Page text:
The academic year has begun. The neatly covered, brand new textbooks will soon be put to good use. However, just as students begin to flip the pages of their textbooks, guides are quietly making their way to students' study tables.
Students referring to guides — as part of what is popularly known as “guide culture” — is not an uncommon trend. All the same, the speed at which the guides are produced, and their success in the market, is worth attention. For instance, soon after the new set of textbooks were released for classes I and VI, according to the revised syllabus as part of the State government's Samacheer Kalvi initiative, guides for some of the subjects are selling like hot cakes. Over 3.5 lakh copies of the Konar guide for Class VI Tamil, brought out by Palaniappa Brothers, have been sold in the State in the last couple of months, says P. Chellappan, partner in the company.
According to a parent of a Class VI student going to a leading matriculation school, almost all the students in his son's class now own a copy of the Tamil guide. Though schools do not explicitly recommend the usage of guides, some teachers ask students to purchase them, say dealers of guides. The guides brought out by the State's Parent Teacher Association are also quite popular.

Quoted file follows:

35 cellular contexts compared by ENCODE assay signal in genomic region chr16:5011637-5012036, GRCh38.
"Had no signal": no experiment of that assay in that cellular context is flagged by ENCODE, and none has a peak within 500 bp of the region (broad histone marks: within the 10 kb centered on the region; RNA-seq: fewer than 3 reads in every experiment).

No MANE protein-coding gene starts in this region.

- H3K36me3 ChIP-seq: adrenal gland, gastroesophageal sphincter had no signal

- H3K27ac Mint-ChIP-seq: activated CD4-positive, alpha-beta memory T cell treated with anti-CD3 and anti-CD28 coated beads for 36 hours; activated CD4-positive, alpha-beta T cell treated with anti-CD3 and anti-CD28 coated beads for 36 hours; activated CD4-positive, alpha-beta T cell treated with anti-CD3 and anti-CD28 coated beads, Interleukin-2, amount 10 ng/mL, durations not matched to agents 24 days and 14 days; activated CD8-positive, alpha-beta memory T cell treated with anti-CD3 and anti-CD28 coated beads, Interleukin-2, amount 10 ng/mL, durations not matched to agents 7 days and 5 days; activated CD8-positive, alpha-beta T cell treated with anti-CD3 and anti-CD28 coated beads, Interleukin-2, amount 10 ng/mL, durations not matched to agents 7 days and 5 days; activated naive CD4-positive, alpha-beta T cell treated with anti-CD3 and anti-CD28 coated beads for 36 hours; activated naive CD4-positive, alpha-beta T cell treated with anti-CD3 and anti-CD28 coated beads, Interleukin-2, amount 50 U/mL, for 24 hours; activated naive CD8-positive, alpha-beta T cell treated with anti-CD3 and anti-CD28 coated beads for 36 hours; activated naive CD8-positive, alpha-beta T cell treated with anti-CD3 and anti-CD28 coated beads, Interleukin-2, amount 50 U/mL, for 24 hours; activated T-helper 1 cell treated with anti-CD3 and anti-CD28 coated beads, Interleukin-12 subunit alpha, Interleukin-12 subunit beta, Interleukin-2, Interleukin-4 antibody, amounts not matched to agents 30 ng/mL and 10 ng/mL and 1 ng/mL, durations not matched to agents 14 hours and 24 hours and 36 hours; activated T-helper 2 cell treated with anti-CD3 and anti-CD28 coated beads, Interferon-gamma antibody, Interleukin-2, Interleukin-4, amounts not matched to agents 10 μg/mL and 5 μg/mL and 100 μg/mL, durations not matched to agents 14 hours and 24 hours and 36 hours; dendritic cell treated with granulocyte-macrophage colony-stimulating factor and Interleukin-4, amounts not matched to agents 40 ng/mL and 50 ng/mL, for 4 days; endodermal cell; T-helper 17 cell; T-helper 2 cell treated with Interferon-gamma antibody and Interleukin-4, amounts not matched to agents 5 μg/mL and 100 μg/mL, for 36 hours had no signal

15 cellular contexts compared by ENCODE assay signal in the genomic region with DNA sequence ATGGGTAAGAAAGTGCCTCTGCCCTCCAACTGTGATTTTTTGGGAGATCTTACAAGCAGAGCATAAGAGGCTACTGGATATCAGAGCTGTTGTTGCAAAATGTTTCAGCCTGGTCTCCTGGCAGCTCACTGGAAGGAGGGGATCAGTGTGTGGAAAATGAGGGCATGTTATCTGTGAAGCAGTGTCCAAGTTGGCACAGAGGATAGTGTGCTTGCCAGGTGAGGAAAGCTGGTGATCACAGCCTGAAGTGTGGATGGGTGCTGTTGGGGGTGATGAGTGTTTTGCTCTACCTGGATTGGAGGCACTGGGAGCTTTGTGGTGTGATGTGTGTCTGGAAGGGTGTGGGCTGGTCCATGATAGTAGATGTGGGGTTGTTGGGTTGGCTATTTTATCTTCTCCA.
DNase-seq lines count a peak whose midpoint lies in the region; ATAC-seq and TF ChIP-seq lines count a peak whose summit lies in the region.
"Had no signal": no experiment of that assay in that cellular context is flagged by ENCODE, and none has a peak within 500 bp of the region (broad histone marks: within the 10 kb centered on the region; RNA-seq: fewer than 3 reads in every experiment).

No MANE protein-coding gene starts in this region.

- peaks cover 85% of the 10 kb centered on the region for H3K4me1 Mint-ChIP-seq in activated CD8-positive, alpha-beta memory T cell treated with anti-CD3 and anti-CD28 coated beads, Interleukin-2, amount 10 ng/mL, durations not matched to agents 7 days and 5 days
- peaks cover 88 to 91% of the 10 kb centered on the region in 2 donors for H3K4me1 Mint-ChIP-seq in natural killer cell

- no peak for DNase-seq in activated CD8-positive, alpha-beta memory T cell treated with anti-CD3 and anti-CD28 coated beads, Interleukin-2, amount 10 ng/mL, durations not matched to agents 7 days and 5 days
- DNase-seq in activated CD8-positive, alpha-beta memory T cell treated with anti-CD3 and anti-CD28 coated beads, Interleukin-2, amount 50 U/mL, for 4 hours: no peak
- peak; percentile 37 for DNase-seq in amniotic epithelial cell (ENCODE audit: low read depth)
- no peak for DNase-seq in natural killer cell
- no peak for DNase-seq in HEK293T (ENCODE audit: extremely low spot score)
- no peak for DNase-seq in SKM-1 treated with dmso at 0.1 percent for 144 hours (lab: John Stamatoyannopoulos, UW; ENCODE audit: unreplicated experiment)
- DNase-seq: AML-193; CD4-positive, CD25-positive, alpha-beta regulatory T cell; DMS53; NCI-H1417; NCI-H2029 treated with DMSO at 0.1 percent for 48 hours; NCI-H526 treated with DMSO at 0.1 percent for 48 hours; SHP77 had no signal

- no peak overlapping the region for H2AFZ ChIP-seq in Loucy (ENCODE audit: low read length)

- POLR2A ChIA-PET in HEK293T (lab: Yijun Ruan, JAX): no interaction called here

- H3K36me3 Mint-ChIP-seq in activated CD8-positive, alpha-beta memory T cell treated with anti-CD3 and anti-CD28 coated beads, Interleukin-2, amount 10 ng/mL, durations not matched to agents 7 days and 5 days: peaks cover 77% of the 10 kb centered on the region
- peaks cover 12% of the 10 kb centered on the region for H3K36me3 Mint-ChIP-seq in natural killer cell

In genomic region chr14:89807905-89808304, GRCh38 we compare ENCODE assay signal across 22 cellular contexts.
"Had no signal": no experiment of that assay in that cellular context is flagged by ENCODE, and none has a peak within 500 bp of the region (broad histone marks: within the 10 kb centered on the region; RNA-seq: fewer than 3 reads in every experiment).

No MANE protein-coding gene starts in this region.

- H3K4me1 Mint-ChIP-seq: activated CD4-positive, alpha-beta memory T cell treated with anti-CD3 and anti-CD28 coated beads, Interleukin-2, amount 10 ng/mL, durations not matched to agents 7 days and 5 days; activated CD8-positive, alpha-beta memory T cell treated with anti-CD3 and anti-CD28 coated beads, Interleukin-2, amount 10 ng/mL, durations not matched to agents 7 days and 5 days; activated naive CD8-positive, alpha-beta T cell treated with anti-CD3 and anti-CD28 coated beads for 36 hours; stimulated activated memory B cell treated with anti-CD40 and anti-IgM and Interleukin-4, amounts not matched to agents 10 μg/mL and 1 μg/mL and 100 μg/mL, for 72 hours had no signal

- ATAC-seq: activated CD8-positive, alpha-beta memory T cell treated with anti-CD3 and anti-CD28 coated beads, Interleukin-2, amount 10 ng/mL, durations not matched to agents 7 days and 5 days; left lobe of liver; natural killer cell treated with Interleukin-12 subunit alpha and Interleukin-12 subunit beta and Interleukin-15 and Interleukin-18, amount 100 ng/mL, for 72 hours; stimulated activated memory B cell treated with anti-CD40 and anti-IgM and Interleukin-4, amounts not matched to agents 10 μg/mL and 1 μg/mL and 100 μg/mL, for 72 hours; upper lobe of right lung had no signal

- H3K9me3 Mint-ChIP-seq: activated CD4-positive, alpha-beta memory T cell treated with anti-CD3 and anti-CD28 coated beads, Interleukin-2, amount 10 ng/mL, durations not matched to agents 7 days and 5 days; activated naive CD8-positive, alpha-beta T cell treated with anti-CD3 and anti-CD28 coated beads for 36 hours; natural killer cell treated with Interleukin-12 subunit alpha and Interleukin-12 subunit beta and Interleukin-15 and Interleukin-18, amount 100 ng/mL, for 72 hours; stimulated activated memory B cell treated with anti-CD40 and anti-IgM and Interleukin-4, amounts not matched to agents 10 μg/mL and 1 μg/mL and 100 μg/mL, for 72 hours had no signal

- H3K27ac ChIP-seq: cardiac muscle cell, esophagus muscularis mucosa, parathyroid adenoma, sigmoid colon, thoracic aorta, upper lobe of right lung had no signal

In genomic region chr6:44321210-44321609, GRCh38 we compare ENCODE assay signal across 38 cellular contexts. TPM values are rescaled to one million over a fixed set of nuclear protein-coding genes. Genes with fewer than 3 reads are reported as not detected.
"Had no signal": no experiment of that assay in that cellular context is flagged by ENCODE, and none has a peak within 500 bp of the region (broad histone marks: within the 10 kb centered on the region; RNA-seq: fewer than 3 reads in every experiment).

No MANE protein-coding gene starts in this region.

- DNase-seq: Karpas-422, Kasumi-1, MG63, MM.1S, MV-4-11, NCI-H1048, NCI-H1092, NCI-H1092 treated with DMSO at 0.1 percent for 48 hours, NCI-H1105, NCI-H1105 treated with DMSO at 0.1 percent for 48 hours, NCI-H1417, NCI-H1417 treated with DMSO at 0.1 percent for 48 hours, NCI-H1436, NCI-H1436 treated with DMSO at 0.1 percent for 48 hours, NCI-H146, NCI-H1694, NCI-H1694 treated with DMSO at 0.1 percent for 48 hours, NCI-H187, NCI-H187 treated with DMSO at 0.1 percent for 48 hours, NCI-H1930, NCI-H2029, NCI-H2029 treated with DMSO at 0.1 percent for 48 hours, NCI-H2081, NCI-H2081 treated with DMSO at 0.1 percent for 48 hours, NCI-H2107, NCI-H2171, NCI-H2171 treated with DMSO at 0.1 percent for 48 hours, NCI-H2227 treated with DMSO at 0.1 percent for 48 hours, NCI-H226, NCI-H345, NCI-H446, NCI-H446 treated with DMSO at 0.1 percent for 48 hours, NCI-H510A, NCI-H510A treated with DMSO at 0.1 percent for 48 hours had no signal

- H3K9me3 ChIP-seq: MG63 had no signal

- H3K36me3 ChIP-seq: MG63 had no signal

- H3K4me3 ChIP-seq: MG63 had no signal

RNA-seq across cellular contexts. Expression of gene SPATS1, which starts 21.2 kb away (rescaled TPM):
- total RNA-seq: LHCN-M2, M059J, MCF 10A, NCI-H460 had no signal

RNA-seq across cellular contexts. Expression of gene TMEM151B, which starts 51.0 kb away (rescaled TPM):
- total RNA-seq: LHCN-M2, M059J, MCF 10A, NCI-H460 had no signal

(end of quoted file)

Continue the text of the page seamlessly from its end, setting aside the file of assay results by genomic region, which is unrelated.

Senior educationist S.S. Rajagopalan says the practice of referring to guides is several decades old. “What was once confined to SSLC or board examination years has sadly become prevalent in lower classes, too.” Palaniappa Brothers, for instance, has been selling guides since the 1950s.
The general approach in schools, largely inclined towards performance in examinations, is one of the main reasons that educationists cite for the popularity of guides. “Guides are usually in the ‘question and answer' format and they don't elucidate,” Mr. Rajagopalan observes.
“One way to ensure that guides do not do well in the market is to keep revising textbooks often. In older days, when we had multiple textbooks the issue was not so serious, as guide publishers could not afford to bring out multiple versions,” he adds.
Also, he stresses the need for teachers to use the library and look up additional reference material so that they are able to elaborate on concepts well.
M. Thirumani Vanitha, retired headmistress of General Cariappa Higher Secondary School, thinks how a teacher handles a class can make all the difference. “If teachers try and make children understand the concepts based on textbook content, it is more than sufficient. The need for a guide simply will not arise.”